Jesse Sutanto has been on our site many times before, chatting her YA books The Obsession, The New Girl and also sharing her top rom-com reads in celebration of Well, That Was Unexpected. This time, we are thrilled to have her here to chat about her adult novel, Vera Wong’s Unsolicited Advice for Murderers. Vera Wong is a sixty-year-old self-proclaimed tea expert who wakes up one morning to find a dead man in the middle of her tea shop. Knowing she’ll do a better job than the police possibly could – because nobody sniffs out a wrongdoing quite like a suspicious Chinese mother with time on her hands – Vera decides it’s down to her to catch the killer.
Please recommend us your favourite Chinese tea.
My favorite Chinese tea is called Tie Guan Yin, which directly translates to Iron Goddess of Mercy. I still remember tasting it for the first time as a child. I made a face and declared I hated it, but my dad told me to wait a few moments, and I found to my wonderment that the bitterness gave way to sudden, unexpected sweetness. I have loved it ever since.
And when writing Vera Wong’s Unsolicited Advice for Murderers, did you have to do a lot of research on the different benefits of different types of Chinese tea?
Yes and no. I had a broad understanding of which ingredients were traditionally used for which ailments, and I just did a quick Google search to confirm what I already knew, so that part was actually fun!
Vera Wong is like all Asian Americans’ mum, from the things she does to the tone she uses. Is she inspired by your own mum? Does she agree she is like Vera or does she deny this?
I would say Vera is 75% my mom and 25% my dad. My mom LOVES Vera. Like, completely adores her. When she finished reading Vera, she immediately asked me for a dozen copies so she could hand them out to her friends, and she reminds everyone who would listen that the main character is based on her.
In Chinese culture, filial comes almost naturally to us and no one would dare say no to Vera Wong. Was it difficult to ensure other characters would also listen to her commands?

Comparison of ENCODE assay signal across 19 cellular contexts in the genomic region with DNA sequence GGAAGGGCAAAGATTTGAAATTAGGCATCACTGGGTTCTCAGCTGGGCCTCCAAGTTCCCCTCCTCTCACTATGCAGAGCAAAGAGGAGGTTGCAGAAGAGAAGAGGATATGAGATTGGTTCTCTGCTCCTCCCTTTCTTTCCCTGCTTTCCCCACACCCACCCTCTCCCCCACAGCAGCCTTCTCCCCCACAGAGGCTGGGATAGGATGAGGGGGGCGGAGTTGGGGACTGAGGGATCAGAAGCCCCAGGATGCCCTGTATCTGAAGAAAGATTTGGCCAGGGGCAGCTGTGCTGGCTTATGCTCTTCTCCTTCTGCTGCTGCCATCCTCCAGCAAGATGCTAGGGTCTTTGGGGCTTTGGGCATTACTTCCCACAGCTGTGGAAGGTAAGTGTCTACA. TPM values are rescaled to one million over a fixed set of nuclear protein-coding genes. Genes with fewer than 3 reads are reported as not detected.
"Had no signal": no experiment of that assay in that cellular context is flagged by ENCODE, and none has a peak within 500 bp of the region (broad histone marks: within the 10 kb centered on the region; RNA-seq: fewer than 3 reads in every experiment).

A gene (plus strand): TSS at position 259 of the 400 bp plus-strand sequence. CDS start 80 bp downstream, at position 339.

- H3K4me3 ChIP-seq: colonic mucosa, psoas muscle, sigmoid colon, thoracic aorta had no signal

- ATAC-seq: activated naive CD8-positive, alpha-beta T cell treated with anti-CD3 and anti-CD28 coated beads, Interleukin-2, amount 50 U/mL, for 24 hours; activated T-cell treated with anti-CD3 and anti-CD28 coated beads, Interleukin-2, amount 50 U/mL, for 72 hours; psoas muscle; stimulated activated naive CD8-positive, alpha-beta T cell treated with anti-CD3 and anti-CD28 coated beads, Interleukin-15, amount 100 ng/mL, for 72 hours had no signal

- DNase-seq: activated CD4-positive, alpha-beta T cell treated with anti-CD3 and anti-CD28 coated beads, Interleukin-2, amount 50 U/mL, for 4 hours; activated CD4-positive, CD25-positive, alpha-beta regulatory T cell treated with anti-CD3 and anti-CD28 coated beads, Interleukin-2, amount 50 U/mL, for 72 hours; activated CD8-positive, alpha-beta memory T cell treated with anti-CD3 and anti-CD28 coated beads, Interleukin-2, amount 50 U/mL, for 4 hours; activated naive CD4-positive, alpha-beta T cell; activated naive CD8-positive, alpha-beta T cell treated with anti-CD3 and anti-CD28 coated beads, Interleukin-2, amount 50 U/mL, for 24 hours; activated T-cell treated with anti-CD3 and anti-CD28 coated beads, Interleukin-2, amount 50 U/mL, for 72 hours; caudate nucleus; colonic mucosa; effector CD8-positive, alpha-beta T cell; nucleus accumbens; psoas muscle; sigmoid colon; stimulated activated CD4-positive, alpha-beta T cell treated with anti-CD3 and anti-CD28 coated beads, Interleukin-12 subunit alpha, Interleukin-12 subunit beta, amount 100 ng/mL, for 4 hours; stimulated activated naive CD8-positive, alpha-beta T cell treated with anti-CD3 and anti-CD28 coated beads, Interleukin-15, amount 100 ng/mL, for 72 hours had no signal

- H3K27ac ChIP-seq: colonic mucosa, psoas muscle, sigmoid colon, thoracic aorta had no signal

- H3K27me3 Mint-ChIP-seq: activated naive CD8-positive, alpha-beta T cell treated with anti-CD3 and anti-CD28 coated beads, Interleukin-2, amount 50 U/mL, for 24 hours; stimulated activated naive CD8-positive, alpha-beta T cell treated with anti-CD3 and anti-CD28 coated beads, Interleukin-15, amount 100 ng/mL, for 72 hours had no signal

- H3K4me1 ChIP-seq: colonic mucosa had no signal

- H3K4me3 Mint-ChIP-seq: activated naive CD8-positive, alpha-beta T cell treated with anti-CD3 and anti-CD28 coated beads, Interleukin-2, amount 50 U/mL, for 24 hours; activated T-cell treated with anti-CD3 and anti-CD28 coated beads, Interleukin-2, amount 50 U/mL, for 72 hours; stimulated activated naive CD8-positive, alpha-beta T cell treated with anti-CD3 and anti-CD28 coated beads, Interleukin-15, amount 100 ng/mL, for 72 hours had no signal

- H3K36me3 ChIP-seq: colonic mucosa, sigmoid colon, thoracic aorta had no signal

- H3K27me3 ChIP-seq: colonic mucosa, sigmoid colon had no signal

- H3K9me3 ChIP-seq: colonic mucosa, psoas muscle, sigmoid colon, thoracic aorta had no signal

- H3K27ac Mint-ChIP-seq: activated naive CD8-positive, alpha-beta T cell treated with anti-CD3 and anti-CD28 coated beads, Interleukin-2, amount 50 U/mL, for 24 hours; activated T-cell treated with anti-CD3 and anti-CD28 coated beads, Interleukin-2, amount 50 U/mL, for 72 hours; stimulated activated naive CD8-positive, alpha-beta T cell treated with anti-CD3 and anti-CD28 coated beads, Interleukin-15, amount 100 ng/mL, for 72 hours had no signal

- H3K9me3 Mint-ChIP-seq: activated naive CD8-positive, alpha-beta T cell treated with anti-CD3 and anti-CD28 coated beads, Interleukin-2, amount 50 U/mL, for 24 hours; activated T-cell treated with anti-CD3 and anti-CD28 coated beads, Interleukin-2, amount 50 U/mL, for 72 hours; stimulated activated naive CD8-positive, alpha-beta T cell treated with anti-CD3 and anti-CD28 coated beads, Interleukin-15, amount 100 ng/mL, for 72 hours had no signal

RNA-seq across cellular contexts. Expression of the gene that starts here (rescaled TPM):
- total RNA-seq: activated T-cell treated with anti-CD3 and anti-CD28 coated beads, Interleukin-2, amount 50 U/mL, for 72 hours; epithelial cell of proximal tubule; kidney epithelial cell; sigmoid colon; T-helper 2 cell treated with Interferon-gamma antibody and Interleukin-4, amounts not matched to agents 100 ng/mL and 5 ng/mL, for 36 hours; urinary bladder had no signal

It wasn’t, because all I had to do was imagine how decent people would react to my mom, and it all came naturally. Because the thing is, even though my parents are overbearing and super annoying at times, it’s obvious that their interactions come from a place of affection.
Vera Wong sometimes crosses boundaries and she can be a little too much. Were you worried that some readers would be annoyed by her?
Not really, because I was writing to be authentic, I wasn’t really worrying about the reception of the character. I write quite a few unlikeable characters because I also have suspense/thriller books, so I’m used to not worrying about how readers would like my characters!
Vera Wong also teaches the characters to live unapologetically. Why do you think younger people tend to worry about all the little things while to the older generation, like Vera, things are straightforward and we should just do it?
You know what? The older I get, the less crap I give about appearing a certain way. I figure that by the time you get to Vera’s age, you’d be out of f***s to give. I certainly hope that I would stop caring about all the superficial things once I’m her age! I guess you could say that I wrote her as an aspirational character for myself.
And finally, Asian representation is so important nowadays. While creating Vera Wong, how do you balance between portraying an Asian lady that readers can connect to, but also not play into the stereotypes?
This is such a tricky one for me. I’m so aware of Asian stereotypes and I hope that I’ve successfully avoided them. At the end of the day, the best thing I can do is write from the heart and make sure that my characters are coming off the page as fully fleshed out individuals and not just caricatures. I am approaching them with love and respect and I hope that shines through.